|The following is the abstract of a paper presented at the March 2010 239 th American Chemical Society National Meeting in San Francisco, CA:
Title: Investigation into the causal agent of rose rosette disease.
Author: Redington, James.
Author affiliation: Shippensburg University, Shippensburg, PA, USA.
Abstract: "Rose Rosette Disease (RRD) is a malady of wild and cultivated roses transmitted by the eriophyid mite Phyllocoptes fructiphilus. The causal agent of RRD which induces erratic growth in infected roses is unknown. Phytoplasma are intracellular bacteria exclusive to plant and insect species and have been identified as the causal agent for over 1000 different plant diseases. The pathol. growth of RRD, such as Witches' broom and phyllody, is also seen in some diseases caused by Phytoplasma and electron micrographs of RRD infected tissue have found spherical particles, roughly 120 to 200 nm in diam., that are not inconsistent with the size and appearance of Phytoplasma. We are testing this hypothesis using several PCR-based assays for the detection of Phytoplasma DNA in both infected rose and eriophyid mites."
|In reading the abstract, it sounds like they have come to realize the cause of RRD and even more important, that it is found in a lot more plant diseases that just what affect roses. May be now more research will happen to find a way to erracte RRD. |
Thanks for sharing this.
|I'm surprised they chose the American Chemical Society meeitng for this. They would have gotten better feedback from the American Phytopathological Society members.|
|anntn6b, I just checked online & I think I know the answer. James Redington is an undergraduate student at Shippensburg University in Pennsylvania, majoring in chemistry.|
|James Redington's advisor is a biology professor, Dr. William Patrie. Professor Patrie is one of 2 faculty that teaches the following "TECHNIQUES IN BIOTECHNOLOGY" course: |
http://webspace.ship.edu/wjpatr/TECHNIQUES IN BIOTECHNOLOGY syllabus 2010.htm
The second professor who teaches that course is Dr. Lucinda H. Elliott, see:
I am very impressed with that course.
The following is another undergraduate research report:
Here is a link that might be useful: link for above
|Phytoplasmas are a 'new' thing as in they've only been recognized by scientists as a separate category for less than two decades. |
A disease with symptoms similar to RRD has been reported (in juried literature) from greenhouse production of roses in Poland. A series of papers authored by Kaminska (and others) have tied that disease to phytoplasmas. (References to the papers are in the bibliography of my e book)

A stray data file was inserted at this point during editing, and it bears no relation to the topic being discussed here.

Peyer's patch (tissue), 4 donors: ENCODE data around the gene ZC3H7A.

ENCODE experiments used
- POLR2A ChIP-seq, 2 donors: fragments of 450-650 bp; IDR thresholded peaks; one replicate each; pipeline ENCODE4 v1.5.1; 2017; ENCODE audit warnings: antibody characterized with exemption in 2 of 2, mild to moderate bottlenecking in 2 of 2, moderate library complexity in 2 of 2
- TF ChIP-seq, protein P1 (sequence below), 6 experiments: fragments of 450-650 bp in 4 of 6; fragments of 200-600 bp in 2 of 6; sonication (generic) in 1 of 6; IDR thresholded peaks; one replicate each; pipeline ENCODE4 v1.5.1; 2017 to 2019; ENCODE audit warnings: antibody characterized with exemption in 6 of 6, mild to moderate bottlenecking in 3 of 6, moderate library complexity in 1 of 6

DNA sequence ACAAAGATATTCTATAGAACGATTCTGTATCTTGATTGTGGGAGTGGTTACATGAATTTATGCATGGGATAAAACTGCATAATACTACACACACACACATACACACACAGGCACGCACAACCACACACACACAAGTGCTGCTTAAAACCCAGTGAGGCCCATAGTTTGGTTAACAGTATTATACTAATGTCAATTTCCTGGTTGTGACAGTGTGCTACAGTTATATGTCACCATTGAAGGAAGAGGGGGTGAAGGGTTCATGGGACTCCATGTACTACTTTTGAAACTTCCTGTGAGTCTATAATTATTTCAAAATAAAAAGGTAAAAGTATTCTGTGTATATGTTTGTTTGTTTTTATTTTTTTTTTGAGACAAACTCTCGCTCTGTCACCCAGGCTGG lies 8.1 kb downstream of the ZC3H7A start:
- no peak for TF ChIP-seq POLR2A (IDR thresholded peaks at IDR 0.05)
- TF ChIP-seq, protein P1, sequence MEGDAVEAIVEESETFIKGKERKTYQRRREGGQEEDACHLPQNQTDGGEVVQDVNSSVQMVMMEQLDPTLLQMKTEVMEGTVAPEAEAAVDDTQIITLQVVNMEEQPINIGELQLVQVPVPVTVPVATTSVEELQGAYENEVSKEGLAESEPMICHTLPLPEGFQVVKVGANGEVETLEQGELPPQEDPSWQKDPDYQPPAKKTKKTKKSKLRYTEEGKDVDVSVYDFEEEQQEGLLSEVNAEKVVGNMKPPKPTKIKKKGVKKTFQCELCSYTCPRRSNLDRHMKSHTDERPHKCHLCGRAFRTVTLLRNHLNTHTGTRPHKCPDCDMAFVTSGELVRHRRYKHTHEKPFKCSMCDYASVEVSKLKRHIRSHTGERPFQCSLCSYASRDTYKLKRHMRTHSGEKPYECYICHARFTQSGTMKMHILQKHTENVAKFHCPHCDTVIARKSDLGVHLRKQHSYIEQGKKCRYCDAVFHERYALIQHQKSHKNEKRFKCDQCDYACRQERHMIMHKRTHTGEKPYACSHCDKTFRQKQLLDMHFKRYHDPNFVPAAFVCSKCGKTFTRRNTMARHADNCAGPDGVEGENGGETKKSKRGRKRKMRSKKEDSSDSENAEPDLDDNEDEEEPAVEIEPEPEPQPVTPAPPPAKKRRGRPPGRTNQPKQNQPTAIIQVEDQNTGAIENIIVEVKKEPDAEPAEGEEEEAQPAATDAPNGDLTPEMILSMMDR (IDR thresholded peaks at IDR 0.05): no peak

Kaminska has also many, many other papers reporting phytoplasmas in other diseased plants in his part of the world.
Another related paper from China talks about witches' broom of roses in a public park and the adjacent Pawlonia Tree that had witches broom symptoms. The phytoplasma that they said was on that stand of Pawlonia matched the material from those particular roses.
(For more on phytoplasmas, see their preceeding label MLOs, Micoplasma Like Osomething)
The really scarey part of phytoplasmas is that some are readily transmitted by leafhoppers according to Kaminska's greenhouse rose work.
|A 2009 "First report of association of ‘Candidatus Phytoplasma asteris’ (16SrI group) with little leaf disease of rose (Rosa alba) in Indian" is at: |
The link for Gao's et.al. 2008 China Phytoplasma paper is:
Here is a link that might be useful: Recent India paper link above
|Fascinating. So the symptoms are pretty much right on target: |
phyllody (the production of leaf-like flowers - the Green rose comes to mind immediately)
Certainly sounds promising.
|Except Phyllody isn't at all common in RRD. I don't think I've ever seen it, in point of fact. |
RRD makes different changes in the flowers. Sometimes multiple rows of sepals. Sometimes changes in the color of petals. Sometimes the emergence of petals directly from the stem with no receptacle at all. All this in addition to changes in the margins of leaves, stipules and sepals.
The pix with the India article don't have the ugliness of RRD. Hopefully CAB has that journal in its database.
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